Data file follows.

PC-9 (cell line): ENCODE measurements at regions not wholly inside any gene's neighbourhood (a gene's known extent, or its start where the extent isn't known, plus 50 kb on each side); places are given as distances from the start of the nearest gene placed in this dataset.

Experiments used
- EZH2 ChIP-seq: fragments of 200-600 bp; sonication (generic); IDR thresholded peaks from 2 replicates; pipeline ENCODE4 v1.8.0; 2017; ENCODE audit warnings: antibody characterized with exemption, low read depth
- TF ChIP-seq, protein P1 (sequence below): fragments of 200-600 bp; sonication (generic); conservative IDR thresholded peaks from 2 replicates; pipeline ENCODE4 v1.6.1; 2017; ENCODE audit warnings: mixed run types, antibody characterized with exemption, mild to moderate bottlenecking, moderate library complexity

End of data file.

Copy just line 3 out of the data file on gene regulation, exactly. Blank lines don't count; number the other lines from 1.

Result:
- EZH2 ChIP-seq: fragments of 200-600 bp; sonication (generic); IDR thresholded peaks from 2 replicates; pipeline ENCODE4 v1.8.0; 2017; ENCODE audit warnings: antibody characterized with exemption, low read depth